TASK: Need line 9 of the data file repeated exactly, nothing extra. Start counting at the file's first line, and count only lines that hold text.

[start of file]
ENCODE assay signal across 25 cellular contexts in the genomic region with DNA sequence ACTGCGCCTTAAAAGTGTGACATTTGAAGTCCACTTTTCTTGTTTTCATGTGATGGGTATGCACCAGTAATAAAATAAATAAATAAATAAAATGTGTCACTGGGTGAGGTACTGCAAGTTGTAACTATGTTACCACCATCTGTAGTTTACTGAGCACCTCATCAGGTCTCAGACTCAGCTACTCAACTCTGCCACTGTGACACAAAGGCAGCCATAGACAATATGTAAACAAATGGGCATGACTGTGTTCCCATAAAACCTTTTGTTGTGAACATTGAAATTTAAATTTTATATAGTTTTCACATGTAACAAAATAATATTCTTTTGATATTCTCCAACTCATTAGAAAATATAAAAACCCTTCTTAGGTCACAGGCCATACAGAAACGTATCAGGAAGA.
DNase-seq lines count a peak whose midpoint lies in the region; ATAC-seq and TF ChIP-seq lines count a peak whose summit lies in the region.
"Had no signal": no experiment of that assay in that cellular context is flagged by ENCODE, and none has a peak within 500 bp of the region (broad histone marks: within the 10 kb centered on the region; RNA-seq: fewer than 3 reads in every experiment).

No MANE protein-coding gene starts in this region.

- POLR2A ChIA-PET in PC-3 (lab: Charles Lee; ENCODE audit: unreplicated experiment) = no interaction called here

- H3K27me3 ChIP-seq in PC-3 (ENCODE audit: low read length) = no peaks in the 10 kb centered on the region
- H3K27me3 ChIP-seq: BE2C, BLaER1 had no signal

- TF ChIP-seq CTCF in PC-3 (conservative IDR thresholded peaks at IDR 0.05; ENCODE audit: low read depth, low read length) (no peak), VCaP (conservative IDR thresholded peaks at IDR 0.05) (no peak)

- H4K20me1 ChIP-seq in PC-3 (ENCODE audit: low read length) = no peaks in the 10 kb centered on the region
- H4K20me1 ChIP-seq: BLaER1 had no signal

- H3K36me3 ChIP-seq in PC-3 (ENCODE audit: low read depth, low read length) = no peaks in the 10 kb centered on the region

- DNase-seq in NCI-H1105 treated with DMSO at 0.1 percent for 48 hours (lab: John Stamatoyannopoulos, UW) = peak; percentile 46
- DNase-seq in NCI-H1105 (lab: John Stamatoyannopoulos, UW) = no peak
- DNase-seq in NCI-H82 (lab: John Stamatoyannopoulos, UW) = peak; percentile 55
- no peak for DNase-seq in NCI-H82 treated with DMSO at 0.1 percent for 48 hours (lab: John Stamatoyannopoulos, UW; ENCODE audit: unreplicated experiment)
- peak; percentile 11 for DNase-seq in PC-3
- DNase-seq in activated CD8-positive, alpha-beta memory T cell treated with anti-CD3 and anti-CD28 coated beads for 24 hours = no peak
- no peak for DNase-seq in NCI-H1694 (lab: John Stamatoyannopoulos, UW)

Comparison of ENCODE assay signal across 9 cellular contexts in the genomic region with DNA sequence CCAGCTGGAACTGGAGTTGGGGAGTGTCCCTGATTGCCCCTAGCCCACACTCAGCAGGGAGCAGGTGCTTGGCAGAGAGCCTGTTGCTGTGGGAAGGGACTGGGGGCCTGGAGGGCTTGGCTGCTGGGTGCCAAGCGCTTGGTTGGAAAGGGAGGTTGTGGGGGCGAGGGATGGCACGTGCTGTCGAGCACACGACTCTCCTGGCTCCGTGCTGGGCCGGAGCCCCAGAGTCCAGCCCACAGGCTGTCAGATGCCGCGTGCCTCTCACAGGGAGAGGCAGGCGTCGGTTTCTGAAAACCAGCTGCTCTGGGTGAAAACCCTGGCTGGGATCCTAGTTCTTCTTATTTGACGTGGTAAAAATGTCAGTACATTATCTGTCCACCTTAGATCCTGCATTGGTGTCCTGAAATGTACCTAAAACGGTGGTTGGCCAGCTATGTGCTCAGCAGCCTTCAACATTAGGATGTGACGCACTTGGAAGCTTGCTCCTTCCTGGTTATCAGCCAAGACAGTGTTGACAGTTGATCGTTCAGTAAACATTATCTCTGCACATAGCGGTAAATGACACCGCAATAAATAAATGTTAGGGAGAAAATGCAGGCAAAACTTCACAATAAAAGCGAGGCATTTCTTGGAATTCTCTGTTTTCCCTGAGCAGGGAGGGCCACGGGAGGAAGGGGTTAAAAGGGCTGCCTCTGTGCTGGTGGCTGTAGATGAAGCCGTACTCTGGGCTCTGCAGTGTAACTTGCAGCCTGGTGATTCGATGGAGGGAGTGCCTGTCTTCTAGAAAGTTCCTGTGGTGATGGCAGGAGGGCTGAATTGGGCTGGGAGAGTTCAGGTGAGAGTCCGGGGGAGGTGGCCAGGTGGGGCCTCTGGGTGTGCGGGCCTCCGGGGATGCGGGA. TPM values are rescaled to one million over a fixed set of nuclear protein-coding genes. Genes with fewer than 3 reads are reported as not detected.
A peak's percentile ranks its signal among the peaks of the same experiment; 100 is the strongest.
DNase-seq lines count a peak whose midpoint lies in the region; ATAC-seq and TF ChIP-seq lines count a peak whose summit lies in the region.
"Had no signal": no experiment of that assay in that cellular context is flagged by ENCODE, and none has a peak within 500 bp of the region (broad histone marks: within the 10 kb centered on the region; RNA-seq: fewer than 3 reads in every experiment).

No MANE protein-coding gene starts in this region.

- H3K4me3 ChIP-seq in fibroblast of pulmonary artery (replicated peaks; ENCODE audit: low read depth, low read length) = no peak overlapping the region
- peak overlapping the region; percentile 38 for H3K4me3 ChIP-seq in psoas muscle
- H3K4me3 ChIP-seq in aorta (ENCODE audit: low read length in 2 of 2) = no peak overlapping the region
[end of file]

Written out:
- H4K20me1 ChIP-seq in PC-3 (ENCODE audit: low read length) = no peaks in the 10 kb centered on the region